Why do people procrastinate?


Willpower is often perceived to be the leading cause of procrastination, but it is mainly our intrinsic motivation that helps us to overcome the habit of putting things off on daily basis.


Decision paralysis


The number of opportunities that today's world offers is staggering.

Modern society idolizes individual liberty in the belief that the freer people are, the happier they will be.

So then why aren't people today significantly happier than in the past? Because with more freedom to make our own decisions and to perform our actions, we have become easily confused about what is a priority, what is essential and what is not, and with what is right and wrong, and therefore we have become demotivated to do anything at all.


We need to set straight our values and personal visions and to cultivate our positive habits. This is the essential thing that can help us overcome not only procrastination but also all the other obstacles that life brings.


Ignoring The Value of Time


We were all born and unfortunately at some point will all die too.

The time we spend on Earth is both limited and finite. In light of these facts, time is the most valuable commodity you have.

It’s not money; unlike time, you can borrow money, save, or earn more.

You can’t do that with time.


Every single second you waste is gone forever.


The mere realization that life is finite leads people to begin managing their time more carefully.

It makes you think about how you would ideally like to spend your time on Earth.


Lack of self-discipline


You can imagine self-discipline or self-control as a moment when you give yourself orders, but you are having a hard time following them.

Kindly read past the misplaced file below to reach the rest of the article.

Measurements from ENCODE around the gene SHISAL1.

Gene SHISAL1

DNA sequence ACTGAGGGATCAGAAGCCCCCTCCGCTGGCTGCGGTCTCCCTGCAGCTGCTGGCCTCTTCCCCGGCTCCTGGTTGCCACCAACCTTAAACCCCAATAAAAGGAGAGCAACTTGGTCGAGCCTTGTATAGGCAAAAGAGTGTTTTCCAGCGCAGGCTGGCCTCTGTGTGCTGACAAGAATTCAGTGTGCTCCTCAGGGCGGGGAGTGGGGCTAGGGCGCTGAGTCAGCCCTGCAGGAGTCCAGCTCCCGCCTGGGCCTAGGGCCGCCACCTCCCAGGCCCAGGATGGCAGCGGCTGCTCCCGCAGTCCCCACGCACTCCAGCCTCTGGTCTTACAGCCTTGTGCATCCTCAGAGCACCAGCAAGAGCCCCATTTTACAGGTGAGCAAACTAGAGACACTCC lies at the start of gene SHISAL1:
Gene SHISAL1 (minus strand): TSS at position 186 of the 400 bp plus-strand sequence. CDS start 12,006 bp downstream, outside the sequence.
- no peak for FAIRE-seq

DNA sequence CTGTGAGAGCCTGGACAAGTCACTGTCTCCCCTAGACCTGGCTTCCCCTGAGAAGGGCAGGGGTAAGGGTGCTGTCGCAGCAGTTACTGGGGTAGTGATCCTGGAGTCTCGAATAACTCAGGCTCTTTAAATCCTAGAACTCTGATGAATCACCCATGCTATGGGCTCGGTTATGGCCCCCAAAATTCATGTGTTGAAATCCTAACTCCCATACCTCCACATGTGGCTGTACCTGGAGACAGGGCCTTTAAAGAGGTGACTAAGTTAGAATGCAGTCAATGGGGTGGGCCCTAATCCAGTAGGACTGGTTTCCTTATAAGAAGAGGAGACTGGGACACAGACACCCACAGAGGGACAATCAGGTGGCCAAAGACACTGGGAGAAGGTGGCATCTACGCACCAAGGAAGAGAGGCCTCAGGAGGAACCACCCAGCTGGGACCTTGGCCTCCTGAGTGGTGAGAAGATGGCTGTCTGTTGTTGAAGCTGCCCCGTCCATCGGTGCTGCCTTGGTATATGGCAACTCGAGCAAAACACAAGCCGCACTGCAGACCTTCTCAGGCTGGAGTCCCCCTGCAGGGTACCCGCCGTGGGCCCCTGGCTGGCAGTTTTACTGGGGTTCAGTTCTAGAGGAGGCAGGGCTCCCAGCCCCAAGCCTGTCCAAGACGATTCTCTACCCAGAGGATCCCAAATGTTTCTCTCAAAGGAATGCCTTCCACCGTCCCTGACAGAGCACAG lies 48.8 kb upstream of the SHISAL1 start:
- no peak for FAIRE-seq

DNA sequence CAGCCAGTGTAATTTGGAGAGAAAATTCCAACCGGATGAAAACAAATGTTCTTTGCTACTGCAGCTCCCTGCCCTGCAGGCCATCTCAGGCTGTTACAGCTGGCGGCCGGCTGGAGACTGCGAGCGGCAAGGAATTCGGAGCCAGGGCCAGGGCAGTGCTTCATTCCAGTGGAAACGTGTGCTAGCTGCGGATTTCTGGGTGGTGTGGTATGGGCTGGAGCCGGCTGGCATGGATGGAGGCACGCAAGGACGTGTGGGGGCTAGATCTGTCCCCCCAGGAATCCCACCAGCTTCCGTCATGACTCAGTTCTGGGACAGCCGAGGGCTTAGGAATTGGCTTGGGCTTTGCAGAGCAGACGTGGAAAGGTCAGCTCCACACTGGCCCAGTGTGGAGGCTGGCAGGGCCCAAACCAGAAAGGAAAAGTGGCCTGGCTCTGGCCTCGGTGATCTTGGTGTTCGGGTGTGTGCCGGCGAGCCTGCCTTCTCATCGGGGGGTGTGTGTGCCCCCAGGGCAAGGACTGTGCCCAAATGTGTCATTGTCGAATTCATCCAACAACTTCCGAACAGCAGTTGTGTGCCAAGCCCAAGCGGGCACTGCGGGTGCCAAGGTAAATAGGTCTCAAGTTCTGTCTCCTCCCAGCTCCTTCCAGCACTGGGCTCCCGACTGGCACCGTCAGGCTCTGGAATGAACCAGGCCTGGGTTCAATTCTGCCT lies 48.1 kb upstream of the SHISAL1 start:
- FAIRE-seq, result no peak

It is not the primary cause of procrastination, but an important compound. To be disciplined, you need to have the correct type of motivation and learn to maintain and work on positive habits.


Types of motivation and why setting goals will never work


Extrinsic motivation

Rewards and punishments or carrots and sticks were developed to force people into performing actions they would never consider on their own.

But when people do things they don’t want to do, they are less happy, and their brains release less dopamine.

Many studies have confirmed that using extrinsic motivation lowers performance in activities that require even a little brainwork and creativity.

Extrinsic motivation
Goal-based motivation

This motivation drives people forward, causing them to work hard for their goals, which means that sooner or later, they will indeed achieve them.

And when that finally does happen, a one-time dose of dopamine is released, resulting in an intense emotion of joy.

The problem is that what follows next is a phenomenon known as hedonic adaptation. This causes people to get accustomed to their accomplished goals unexpectedly.

A few minutes, hours, or, at most, days upon reaching a goal, positive feelings will disappear.

Goal-based motivation
Intrinsic motivation

Meaning and vision provide long-lasting and satisfying motivation.

When people see the purpose in their actions, particularly when they actually want to perform these actions, one of the strongest forms of motivation arises,

it is called the intrinsic journey-based motivation. This type of motivation is based on the concept of having a personal vision. Unlike chasing goals, a personal vision is an expression of something lasting. It answers the question of how you would most like to spend your time in life. It focuses on actions, not results.

It focuses on the journey, not the destination.

Intrinsic journey-based motivation

What procrastination is not


Procrastination is not laziness

Procrastinators often put off doing things, leave them to the very last moment or sometimes even spend their time staring at the wall. However be careful, procrastination is not a synonym for lazy.


Lazy people, simply don’t do anything and are just fine with it. Procrastinators, on the other hand, have the desire to actually do something but can’t force themselves to start.


It's a good idea to start using the word procrastination instead of using the terms laziness or putting things off.